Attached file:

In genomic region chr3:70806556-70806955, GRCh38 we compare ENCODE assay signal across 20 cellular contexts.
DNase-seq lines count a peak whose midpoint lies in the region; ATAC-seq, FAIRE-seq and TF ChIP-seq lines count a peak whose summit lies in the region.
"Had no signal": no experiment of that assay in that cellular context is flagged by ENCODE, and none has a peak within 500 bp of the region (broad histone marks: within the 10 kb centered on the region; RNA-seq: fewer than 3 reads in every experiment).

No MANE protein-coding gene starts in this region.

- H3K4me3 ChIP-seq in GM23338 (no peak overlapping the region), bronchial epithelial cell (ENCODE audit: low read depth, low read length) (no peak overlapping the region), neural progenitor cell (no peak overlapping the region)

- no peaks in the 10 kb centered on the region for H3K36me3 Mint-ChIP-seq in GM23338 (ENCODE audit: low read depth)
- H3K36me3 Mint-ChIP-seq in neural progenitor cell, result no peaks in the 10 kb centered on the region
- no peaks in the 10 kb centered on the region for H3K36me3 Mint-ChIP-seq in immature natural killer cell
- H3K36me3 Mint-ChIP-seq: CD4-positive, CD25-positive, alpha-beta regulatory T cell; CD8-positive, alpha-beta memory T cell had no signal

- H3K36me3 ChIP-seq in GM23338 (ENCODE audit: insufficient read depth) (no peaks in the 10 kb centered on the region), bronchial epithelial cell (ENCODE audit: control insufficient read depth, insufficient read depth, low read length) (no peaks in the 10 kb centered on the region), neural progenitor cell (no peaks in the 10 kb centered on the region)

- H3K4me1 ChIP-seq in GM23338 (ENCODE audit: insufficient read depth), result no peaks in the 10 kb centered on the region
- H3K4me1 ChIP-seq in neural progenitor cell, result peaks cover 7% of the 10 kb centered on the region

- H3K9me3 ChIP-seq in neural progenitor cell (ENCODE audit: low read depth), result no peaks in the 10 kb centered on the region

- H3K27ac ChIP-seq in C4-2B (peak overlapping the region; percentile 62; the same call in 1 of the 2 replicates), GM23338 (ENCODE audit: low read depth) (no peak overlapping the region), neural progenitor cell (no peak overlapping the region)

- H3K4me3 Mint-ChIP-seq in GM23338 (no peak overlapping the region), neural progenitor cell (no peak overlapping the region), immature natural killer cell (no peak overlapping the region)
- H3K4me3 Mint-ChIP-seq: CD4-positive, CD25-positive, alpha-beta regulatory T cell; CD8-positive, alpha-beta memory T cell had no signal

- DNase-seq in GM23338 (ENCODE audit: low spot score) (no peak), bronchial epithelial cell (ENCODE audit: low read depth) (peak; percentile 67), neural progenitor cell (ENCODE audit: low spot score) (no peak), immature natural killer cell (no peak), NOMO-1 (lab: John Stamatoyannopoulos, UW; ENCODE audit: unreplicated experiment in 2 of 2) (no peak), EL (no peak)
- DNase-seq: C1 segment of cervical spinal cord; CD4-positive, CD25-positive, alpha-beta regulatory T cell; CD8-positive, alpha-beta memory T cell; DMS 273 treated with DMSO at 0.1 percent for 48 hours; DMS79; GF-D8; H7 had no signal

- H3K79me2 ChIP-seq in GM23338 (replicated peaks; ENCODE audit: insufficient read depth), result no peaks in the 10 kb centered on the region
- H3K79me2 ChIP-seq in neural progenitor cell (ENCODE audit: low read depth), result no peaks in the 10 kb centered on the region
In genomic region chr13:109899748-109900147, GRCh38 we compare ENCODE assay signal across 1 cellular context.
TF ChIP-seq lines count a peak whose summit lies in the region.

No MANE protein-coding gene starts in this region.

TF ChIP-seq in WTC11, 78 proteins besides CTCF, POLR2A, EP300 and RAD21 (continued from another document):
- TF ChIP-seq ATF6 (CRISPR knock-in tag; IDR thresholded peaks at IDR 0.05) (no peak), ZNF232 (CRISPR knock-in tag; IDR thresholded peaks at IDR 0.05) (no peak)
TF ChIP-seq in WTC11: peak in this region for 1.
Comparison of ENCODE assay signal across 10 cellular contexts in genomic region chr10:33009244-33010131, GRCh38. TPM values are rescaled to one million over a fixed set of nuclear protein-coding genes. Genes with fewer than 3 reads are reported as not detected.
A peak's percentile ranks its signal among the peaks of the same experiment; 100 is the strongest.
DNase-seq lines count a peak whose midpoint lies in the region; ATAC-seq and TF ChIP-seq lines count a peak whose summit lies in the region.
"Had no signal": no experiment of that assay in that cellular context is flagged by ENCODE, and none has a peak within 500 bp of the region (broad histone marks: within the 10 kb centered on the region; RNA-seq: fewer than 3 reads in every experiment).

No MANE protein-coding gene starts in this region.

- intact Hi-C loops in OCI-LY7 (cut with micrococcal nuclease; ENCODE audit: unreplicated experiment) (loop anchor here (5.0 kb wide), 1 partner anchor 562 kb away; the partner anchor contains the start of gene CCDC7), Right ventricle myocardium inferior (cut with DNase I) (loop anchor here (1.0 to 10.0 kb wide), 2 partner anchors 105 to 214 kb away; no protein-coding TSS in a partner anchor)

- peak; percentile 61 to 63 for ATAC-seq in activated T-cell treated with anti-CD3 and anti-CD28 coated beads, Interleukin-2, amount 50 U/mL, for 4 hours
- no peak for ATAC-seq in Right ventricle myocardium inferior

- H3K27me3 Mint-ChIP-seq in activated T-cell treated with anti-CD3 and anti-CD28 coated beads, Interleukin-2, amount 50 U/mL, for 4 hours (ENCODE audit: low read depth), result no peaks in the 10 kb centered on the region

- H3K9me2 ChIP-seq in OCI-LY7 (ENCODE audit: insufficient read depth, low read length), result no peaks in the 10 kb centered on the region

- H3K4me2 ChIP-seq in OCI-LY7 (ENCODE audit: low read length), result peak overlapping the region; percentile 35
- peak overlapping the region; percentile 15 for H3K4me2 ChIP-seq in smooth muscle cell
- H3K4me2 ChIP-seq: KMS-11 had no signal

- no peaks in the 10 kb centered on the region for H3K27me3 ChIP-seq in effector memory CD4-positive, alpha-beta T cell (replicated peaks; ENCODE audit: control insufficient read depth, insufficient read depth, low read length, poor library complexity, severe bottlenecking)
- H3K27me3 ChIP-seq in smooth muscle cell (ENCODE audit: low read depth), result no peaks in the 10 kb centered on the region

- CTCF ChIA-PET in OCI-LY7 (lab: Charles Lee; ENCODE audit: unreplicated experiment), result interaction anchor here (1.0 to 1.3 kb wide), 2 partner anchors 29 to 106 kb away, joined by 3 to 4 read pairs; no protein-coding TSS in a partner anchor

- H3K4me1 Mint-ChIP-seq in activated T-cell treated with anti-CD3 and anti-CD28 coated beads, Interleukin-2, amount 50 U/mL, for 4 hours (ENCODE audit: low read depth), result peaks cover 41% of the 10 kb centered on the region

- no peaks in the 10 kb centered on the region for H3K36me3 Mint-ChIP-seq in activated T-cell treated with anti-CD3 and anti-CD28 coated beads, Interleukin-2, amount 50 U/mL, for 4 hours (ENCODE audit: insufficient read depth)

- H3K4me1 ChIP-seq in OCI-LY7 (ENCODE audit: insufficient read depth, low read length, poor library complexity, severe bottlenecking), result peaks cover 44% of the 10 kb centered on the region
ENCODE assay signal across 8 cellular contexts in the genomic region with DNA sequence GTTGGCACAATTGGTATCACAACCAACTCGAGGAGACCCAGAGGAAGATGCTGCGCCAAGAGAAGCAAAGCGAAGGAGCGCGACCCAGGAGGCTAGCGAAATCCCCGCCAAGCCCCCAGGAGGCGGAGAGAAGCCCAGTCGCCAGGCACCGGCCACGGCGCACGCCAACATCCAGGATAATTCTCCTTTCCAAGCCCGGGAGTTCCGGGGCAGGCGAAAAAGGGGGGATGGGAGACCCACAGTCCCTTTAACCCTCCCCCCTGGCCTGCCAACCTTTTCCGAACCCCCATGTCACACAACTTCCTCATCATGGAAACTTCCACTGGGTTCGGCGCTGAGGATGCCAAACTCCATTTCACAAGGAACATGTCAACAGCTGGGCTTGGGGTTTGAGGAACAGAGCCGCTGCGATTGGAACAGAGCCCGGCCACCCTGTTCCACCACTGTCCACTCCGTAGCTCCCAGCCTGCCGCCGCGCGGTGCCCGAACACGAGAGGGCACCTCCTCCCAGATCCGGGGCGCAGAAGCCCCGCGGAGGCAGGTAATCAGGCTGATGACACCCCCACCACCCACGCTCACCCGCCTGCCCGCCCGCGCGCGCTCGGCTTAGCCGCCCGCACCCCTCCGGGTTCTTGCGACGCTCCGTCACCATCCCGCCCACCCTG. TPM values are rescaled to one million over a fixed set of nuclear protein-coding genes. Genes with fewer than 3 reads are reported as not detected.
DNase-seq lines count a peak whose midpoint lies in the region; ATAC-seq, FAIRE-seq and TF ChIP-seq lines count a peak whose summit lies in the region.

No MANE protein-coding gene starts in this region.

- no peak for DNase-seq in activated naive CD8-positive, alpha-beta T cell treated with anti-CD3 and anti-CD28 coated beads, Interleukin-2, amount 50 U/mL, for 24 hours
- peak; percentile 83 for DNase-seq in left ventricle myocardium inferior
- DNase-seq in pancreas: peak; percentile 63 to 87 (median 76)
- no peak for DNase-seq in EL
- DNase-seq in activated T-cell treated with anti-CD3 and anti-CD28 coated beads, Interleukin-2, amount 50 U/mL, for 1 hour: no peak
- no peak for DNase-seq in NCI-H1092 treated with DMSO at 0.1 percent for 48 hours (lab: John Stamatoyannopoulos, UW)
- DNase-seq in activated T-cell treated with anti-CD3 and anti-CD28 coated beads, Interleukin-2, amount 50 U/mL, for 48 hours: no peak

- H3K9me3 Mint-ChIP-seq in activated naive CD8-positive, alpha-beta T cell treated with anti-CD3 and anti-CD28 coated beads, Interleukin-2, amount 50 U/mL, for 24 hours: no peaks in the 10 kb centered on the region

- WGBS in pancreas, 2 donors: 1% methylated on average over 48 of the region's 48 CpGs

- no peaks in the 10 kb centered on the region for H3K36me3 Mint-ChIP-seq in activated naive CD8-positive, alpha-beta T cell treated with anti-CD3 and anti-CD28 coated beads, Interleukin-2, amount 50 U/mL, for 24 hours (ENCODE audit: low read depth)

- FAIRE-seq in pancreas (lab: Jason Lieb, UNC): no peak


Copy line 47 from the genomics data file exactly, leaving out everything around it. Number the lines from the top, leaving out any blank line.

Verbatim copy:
DNase-seq lines count a peak whose midpoint lies in the region; ATAC-seq, FAIRE-seq and TF ChIP-seq lines count a peak whose summit lies in the region.